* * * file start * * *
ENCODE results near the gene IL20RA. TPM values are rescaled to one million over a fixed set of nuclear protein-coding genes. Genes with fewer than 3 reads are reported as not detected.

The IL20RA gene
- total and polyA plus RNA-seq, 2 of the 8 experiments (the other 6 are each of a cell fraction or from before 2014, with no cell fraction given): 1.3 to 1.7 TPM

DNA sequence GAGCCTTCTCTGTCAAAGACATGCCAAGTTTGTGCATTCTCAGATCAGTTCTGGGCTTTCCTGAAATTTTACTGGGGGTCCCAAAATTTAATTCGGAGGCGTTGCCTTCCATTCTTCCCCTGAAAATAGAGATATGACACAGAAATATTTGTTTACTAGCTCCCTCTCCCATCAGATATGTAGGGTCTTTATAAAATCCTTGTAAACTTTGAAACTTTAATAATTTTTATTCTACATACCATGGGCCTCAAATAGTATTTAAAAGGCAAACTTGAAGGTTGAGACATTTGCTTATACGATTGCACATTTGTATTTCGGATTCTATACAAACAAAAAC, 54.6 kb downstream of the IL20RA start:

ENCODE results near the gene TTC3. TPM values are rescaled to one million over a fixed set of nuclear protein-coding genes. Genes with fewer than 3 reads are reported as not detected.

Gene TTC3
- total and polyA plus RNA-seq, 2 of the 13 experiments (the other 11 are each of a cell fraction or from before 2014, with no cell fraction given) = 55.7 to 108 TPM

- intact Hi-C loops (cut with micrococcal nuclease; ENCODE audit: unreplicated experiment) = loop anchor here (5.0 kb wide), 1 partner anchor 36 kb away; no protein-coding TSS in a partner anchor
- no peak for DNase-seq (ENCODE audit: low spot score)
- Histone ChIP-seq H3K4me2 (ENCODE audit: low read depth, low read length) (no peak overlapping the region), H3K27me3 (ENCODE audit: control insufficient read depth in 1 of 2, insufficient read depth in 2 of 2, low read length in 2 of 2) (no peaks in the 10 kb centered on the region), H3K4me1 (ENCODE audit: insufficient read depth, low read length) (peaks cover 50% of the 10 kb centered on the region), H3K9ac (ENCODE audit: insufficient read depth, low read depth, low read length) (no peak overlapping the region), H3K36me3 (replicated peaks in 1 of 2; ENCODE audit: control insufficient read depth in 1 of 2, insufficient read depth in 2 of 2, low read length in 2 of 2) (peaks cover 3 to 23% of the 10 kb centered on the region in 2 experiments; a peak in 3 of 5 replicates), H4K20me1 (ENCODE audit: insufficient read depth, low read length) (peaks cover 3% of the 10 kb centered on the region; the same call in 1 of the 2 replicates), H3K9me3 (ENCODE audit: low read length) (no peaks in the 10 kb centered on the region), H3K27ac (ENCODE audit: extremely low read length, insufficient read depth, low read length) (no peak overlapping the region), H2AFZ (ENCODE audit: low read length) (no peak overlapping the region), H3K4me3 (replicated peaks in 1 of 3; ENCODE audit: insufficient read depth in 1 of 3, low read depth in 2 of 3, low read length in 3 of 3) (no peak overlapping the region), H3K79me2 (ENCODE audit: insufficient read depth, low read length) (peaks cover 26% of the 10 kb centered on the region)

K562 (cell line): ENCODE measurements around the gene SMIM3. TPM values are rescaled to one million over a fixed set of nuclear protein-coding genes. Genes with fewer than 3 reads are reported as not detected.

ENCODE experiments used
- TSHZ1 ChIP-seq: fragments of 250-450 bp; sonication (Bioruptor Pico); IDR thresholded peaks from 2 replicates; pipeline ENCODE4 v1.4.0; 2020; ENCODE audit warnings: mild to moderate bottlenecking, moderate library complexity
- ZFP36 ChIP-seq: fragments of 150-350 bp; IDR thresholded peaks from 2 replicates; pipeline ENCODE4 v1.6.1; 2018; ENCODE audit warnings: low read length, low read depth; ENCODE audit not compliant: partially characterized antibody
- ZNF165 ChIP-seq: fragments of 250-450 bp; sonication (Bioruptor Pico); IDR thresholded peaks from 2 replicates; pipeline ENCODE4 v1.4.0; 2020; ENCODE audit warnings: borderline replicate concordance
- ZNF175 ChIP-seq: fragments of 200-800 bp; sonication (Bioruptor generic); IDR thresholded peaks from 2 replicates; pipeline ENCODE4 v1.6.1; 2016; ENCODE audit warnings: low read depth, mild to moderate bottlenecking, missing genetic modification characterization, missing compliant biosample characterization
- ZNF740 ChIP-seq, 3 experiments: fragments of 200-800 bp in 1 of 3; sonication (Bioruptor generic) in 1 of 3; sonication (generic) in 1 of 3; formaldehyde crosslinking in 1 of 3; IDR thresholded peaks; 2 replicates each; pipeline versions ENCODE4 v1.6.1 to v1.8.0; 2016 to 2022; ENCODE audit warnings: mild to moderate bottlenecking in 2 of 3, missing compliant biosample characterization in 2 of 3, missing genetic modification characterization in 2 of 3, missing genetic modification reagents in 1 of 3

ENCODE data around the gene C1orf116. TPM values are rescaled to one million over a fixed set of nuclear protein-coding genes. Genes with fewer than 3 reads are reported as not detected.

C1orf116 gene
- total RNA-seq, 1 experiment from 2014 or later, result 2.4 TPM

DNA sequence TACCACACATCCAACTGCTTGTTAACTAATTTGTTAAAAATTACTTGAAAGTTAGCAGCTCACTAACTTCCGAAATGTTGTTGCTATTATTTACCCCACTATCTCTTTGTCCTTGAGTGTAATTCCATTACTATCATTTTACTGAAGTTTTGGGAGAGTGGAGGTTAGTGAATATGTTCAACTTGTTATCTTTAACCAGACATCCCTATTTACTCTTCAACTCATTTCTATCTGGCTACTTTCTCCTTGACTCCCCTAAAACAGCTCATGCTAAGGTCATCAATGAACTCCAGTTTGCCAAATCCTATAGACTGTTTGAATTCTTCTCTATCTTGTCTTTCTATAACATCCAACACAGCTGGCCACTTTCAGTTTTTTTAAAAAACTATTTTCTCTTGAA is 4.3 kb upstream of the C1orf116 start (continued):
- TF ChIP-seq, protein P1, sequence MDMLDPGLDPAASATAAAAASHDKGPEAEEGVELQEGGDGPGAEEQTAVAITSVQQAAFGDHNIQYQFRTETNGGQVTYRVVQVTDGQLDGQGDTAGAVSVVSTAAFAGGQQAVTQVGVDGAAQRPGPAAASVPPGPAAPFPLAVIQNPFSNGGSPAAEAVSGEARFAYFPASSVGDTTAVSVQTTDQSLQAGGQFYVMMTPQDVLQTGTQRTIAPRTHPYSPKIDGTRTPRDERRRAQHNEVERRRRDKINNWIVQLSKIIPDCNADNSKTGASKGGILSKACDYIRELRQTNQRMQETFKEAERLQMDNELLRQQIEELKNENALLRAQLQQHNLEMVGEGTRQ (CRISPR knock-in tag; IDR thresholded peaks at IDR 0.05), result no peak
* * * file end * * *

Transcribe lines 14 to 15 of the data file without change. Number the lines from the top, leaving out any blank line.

- ZFP36 ChIP-seq: fragments of 150-350 bp; IDR thresholded peaks from 2 replicates; pipeline ENCODE4 v1.6.1; 2018; ENCODE audit warnings: low read length, low read depth; ENCODE audit not compliant: partially characterized antibody
- ZNF165 ChIP-seq: fragments of 250-450 bp; sonication (Bioruptor Pico); IDR thresholded peaks from 2 replicates; pipeline ENCODE4 v1.4.0; 2020; ENCODE audit warnings: borderline replicate concordance